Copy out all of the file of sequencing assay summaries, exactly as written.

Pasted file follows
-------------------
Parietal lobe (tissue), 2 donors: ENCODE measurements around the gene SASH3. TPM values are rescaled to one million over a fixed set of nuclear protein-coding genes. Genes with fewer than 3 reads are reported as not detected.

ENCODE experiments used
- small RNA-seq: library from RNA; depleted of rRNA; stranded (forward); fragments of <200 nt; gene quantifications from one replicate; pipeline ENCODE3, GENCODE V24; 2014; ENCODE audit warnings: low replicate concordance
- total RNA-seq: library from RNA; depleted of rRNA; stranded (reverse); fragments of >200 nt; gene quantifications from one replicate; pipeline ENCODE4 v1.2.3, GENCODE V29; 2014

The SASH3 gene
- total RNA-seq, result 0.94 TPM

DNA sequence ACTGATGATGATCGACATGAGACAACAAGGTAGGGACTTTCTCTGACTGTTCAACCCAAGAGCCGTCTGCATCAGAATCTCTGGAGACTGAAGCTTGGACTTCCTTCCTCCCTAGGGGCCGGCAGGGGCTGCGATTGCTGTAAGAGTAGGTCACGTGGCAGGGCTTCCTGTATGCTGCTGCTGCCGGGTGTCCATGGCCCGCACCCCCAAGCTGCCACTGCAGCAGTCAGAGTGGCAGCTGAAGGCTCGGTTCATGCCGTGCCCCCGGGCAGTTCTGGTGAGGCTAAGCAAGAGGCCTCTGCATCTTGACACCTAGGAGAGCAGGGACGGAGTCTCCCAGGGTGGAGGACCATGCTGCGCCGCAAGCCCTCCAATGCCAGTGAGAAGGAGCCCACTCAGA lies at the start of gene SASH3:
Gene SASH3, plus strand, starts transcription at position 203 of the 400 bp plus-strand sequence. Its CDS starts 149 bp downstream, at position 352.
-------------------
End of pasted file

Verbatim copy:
Parietal lobe (tissue), 2 donors: ENCODE measurements around the gene SASH3. TPM values are rescaled to one million over a fixed set of nuclear protein-coding genes. Genes with fewer than 3 reads are reported as not detected.

ENCODE experiments used
- small RNA-seq: library from RNA; depleted of rRNA; stranded (forward); fragments of <200 nt; gene quantifications from one replicate; pipeline ENCODE3, GENCODE V24; 2014; ENCODE audit warnings: low replicate concordance
- total RNA-seq: library from RNA; depleted of rRNA; stranded (reverse); fragments of >200 nt; gene quantifications from one replicate; pipeline ENCODE4 v1.2.3, GENCODE V29; 2014

The SASH3 gene
- total RNA-seq, result 0.94 TPM

DNA sequence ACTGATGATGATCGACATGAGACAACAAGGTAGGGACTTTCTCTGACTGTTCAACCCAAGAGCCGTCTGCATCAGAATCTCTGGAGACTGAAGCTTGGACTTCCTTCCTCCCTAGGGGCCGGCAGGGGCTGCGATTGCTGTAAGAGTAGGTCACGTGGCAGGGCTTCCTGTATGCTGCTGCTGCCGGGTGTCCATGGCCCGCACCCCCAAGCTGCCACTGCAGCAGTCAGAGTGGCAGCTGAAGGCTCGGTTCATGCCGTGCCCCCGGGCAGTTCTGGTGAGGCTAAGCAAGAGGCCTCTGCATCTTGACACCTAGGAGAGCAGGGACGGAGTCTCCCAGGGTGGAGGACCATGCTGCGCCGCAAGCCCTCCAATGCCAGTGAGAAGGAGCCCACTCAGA lies at the start of gene SASH3:
Gene SASH3, plus strand, starts transcription at position 203 of the 400 bp plus-strand sequence. Its CDS starts 149 bp downstream, at position 352.